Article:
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Michigan Unemployment QuestionsAs the owner of a corporation, am I liable under the Michigan Employment Security (MES) Act?
Yes. You are an employee of the corporation and assuming all other requirements are met, the corporation is liable.
What is the tax rate and tax base for new employers in Michigan?
The tax rate for all new employers except certain construction companies involved in large projects is 2.7%. That rate is paid on the first $9,000 of wages during the calendar year for each employee.
If I have a positive balance in my reserve account, can that money be refunded to me?
No. The unemployment taxes paid are like automobile insurance premiums. They are used to protect your employees against them becoming unemployed through no fault of their own. Likewise, if an employer terminates his/her business with a negative balance in the reserve account, he/she is not billed for the balance.
How is an employer's tax rate determined?
There are three separate components that determine a fully experienced employer's tax rate. (A fully experienced employer is an employer who is in his/her fifth year or more of business.)
- The Chargeable Benefit Component (CBC) is made up of the total unemployment charges against the employer for the most recent 5 years.
- The Account Building Component (ABC) is a reserve account for possible payment of future benefits. The amount required in this component is based on the payroll for the most recent year.
- The Non-Chargeable Benefits Component (NBC) is used to pay benefits that cannot be charged to a specific employer's account.
Why can a fired worker still collect unemployment benefits?
A worker is disqualified from receiving unemployment benefits if he or she is fired for misconduct in connection with the work. If a worker is fired for incompetence or inability, rather than for willful misconduct, the worker will not be denied unemployment benefits.
Even if a worker is fired for misconduct and disqualified from drawing unemployment benefits, he or she may requalify for benefits by going back to work and earning a certain required amount. The worker will then be able to collect benefits, but the UIA account of the employer involved in the firing will not be charged for the benefits.
How do special payments (such as holiday and vacation pay) affect a worker's entitlement to UI benefits and are the payments taxable to the employer for UI tax purposes?
If vacation pay and holiday pay vest within 14 days of the vacation or holiday, and if such pay is allocated by the employer to a specific week or weeks, it will be used for credit week and average weekly wage purposes for that week or those weeks, and will be taxable to the employer. It will also be used to reduce the worker's unemployment benefits for that week or those weeks. However, the employer cannot assign the payments to particular weeks if the employment contract prevents the employer from doing so.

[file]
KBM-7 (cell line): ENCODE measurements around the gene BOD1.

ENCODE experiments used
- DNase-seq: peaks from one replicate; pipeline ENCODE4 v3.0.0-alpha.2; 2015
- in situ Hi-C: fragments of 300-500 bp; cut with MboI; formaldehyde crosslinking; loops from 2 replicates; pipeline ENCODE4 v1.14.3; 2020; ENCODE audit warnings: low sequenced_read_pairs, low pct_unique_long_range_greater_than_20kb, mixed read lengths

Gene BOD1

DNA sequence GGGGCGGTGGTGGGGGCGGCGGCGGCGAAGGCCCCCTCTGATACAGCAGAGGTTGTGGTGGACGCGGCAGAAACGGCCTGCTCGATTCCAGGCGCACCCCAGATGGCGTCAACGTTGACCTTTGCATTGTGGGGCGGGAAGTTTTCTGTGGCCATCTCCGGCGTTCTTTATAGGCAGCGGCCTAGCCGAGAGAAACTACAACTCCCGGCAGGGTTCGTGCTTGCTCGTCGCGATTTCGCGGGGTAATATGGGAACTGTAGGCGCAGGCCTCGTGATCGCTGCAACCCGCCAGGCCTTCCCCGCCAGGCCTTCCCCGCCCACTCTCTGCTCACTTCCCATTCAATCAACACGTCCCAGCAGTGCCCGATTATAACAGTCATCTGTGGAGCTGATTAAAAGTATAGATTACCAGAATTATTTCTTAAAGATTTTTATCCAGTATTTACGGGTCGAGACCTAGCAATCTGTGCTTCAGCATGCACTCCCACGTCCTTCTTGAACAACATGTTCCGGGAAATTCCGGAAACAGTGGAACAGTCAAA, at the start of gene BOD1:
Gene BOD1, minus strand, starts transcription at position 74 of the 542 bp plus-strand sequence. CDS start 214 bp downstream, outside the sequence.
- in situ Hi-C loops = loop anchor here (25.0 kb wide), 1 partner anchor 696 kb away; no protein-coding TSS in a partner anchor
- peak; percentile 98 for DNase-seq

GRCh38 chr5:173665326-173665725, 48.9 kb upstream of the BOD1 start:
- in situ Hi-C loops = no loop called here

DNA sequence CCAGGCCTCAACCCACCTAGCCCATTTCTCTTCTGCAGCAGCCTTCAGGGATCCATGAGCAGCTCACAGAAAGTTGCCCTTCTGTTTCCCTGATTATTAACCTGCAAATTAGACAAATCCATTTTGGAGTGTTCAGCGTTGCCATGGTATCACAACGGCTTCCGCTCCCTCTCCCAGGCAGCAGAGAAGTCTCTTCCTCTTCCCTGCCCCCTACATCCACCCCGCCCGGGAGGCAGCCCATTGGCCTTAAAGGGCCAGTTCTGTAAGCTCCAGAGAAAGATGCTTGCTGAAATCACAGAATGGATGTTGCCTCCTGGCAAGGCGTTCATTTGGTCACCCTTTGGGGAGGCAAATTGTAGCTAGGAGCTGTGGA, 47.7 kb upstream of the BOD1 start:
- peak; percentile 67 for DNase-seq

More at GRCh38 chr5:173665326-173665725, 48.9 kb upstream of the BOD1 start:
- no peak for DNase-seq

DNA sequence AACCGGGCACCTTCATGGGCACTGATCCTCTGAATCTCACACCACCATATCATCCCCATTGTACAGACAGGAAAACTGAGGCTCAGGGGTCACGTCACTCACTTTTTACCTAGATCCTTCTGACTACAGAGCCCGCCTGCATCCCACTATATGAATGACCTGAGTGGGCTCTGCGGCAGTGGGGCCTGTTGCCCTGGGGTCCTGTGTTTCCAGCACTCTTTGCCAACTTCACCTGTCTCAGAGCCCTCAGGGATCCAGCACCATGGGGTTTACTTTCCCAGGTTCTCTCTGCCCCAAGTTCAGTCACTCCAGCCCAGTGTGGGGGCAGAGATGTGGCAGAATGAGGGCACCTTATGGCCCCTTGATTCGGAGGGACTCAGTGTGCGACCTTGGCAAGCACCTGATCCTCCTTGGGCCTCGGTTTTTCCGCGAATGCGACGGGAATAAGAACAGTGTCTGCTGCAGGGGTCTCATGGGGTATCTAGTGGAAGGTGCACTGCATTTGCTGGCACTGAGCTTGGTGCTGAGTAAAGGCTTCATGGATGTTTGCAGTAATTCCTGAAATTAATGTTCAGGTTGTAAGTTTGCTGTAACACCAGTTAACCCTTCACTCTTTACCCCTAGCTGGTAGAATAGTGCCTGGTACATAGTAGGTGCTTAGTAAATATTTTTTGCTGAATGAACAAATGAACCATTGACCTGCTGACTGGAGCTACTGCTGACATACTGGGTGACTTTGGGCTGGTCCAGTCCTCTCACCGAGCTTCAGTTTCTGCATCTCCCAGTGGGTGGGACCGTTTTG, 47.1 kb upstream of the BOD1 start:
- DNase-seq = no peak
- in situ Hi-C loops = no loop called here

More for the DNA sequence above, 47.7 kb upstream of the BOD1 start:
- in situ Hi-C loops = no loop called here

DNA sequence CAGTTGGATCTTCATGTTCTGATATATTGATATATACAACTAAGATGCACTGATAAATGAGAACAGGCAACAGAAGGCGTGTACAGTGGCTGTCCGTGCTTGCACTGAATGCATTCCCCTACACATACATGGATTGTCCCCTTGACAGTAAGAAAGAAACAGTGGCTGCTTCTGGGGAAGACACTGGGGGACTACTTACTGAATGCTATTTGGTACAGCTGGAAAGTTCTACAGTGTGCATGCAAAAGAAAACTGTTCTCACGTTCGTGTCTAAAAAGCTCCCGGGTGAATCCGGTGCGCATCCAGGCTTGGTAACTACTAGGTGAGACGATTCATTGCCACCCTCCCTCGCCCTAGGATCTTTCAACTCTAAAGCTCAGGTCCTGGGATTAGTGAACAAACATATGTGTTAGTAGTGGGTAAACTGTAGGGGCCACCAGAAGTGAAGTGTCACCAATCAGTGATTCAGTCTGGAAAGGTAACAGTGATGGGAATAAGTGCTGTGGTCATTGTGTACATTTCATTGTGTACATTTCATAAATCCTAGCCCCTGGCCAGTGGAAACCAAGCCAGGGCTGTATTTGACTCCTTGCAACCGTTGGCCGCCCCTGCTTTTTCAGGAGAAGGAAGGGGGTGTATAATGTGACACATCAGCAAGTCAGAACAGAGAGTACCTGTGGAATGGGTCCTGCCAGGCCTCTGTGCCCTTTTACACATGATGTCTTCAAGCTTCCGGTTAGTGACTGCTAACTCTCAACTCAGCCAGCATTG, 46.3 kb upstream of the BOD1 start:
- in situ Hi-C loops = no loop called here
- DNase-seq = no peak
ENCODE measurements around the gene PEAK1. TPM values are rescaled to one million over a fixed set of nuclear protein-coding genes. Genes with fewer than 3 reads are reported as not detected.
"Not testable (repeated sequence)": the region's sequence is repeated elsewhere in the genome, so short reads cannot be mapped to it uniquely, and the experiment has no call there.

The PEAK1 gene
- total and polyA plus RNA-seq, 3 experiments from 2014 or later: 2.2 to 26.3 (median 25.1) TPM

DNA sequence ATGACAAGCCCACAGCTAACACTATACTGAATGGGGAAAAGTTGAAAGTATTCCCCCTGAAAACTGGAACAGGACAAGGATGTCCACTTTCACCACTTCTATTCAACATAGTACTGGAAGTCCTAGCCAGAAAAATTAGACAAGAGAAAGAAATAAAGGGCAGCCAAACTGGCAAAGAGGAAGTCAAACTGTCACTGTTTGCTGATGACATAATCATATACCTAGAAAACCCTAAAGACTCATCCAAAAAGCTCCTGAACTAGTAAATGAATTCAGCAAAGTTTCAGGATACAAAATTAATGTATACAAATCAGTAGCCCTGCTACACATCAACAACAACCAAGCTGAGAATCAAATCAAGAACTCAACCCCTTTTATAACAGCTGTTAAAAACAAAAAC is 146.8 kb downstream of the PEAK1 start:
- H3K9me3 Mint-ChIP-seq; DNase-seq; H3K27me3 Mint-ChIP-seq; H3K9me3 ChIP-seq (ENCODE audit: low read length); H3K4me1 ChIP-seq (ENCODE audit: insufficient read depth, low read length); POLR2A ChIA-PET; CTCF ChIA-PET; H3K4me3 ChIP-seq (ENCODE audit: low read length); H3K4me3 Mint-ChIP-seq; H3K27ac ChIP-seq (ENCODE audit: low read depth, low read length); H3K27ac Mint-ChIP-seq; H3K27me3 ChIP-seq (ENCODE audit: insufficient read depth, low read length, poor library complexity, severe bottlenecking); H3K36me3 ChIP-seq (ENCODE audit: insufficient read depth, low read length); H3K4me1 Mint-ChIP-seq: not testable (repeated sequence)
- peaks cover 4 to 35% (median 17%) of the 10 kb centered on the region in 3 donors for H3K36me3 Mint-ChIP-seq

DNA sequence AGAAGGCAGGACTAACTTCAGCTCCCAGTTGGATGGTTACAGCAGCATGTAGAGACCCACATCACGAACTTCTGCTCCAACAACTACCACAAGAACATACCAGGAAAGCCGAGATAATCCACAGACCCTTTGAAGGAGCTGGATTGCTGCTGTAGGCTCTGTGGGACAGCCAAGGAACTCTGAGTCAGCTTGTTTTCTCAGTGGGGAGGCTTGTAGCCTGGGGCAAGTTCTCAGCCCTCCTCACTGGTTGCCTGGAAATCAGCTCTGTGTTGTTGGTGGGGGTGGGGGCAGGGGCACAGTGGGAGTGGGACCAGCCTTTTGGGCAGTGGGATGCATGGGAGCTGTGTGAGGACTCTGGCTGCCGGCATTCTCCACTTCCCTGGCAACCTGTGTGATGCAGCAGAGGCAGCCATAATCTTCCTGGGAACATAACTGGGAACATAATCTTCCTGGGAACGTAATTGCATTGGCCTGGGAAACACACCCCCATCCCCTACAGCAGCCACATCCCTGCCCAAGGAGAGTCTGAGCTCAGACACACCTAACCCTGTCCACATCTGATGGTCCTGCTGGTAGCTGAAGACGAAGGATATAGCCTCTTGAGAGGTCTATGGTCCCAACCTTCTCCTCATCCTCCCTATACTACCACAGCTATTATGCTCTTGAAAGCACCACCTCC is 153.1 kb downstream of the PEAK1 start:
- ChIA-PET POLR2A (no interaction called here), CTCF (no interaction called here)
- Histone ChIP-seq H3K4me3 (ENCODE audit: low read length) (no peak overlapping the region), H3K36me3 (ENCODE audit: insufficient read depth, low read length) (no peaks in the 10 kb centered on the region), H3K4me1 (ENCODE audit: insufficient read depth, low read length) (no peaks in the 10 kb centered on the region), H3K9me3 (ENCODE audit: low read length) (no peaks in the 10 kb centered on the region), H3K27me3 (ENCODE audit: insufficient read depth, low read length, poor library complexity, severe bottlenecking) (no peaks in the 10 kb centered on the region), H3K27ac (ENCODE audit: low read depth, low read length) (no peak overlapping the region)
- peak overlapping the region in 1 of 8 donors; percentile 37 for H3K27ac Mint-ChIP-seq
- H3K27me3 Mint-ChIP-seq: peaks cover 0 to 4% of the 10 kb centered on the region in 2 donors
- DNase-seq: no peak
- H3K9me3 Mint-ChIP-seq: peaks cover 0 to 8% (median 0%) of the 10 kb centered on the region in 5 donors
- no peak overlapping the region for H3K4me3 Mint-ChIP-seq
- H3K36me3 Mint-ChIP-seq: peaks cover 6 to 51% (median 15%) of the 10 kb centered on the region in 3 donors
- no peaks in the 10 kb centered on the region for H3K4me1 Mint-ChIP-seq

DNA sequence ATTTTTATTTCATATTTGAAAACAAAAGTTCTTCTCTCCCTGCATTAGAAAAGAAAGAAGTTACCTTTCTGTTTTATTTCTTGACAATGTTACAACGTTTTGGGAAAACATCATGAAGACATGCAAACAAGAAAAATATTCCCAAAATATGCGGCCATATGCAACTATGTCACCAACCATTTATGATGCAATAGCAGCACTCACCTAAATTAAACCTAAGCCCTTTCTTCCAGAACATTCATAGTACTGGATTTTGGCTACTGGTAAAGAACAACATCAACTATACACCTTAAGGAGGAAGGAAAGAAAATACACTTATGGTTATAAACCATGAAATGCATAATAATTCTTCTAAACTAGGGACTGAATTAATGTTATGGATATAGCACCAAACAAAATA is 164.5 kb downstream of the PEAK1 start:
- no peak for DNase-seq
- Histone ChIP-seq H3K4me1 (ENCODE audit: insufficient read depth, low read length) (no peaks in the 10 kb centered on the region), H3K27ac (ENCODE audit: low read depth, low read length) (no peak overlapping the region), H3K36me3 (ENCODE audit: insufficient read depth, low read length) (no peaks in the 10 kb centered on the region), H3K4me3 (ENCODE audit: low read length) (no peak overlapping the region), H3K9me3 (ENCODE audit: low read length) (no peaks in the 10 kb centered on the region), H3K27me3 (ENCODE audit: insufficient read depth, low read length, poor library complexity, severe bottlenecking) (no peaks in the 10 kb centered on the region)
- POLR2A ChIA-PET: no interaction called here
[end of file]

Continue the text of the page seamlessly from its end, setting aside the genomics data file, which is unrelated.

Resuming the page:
Severance pay and wage continuation pay are taxable to the employer but will not be used as base period wages to establish a claim. Severance pay will reduce a worker's entitlement to unemployment benefits during the week(s) designated by the employer or during the week(s) paid if not allocated to a specific period by the employer.
Sick pay paid due to actual illness, and paid under an employer plan, will not be taxable to the employer, and will not be counted as part of a worker's average weekly wage nor used to establish a credit week.
Can a temporary or probationary employee receive unemployment benefits?
Wages paid to a temporary or probationary employee can be used to establish a claim for unemployment benefits. To set up a claim for unemployment benefits, a worker generally needs to be paid sufficient wages in the first four of the last five completed calendar quarters. The first four of the last five completed calendar quarters is called the Standard Base Period. During the base period, the person must have been paid wages in more than one quarter. In addition, the person needs to have high quarter wages of at least:
- $1,998 for benefit years beginning prior to 4/1/2007
- $2,697 for benefit years beginning 4/1/2007 through 1/5/2008
- $2,774 bor benefit years beginning 1/6/2008 through 1/3/2009
- $2,871 for benefit years beginning on or after 1/4/2009
The applicant's total base period wages must equal at least 1.5 times the high quarter wages. If the employee was not paid enough wages in the Standard Base period, wages can be used from the Alternate Base Period, which is the last four completed calendar quarters.
If a business employs a temporary or probationary employee during the base period and the worker is paid sufficient wages by one or more other employers, the worker could set up a claim for unemployment benefits and the employer who provided the temporary or probationary work could be one of the chargeable employers on that claim.
Do I need a UIA tax clearance when purchasing an existing business?
If you purchase or acquire an existing business that is liable for unemployment taxes, the purchaser can be liable for tax debts incurred by the previous owner. The seller should request the tax clearance prior to the sale. The seller should contact Collections to obtain this.
Registering for Work: After the claim is filed, you must register for work by filing a resume application at the Michigan Works! Agency (MWA) service center. To locate the nearest MWA center, go to www.michiganworks.org. You can also file your resume online, but you must still report in person to an MWA center to have your registration for work verified. MWA then notifies UIA that you have registered for work.